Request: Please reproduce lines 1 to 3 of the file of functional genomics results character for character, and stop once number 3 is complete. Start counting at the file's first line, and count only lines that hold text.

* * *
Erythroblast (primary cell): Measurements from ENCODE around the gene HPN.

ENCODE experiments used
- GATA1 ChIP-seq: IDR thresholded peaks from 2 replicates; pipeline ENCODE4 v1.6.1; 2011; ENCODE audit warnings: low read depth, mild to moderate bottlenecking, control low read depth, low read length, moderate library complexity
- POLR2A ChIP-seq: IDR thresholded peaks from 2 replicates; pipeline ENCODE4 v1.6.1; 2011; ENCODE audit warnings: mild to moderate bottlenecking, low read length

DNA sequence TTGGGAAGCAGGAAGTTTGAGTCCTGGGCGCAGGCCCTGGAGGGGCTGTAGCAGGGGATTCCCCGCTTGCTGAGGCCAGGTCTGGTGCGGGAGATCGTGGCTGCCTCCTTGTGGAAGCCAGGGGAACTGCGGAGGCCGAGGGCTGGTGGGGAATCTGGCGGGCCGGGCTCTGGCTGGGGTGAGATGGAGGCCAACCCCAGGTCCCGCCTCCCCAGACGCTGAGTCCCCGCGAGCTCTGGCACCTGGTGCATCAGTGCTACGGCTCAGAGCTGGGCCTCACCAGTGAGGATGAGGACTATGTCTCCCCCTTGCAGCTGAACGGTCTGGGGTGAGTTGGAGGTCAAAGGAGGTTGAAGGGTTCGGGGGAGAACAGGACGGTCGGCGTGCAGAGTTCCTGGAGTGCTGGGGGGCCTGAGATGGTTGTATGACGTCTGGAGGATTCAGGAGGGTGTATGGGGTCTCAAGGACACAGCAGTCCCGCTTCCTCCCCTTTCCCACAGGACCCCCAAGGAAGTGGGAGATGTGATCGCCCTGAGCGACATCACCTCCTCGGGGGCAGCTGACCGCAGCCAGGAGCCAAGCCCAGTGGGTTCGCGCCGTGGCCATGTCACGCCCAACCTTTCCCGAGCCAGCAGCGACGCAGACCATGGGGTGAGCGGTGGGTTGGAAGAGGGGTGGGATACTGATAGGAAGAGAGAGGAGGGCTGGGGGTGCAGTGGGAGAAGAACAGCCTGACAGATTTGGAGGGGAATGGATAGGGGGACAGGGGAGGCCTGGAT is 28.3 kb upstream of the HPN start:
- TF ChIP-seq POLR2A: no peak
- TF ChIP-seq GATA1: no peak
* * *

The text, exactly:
Erythroblast (primary cell): Measurements from ENCODE around the gene HPN.

ENCODE experiments used
- GATA1 ChIP-seq: IDR thresholded peaks from 2 replicates; pipeline ENCODE4 v1.6.1; 2011; ENCODE audit warnings: low read depth, mild to moderate bottlenecking, control low read depth, low read length, moderate library complexity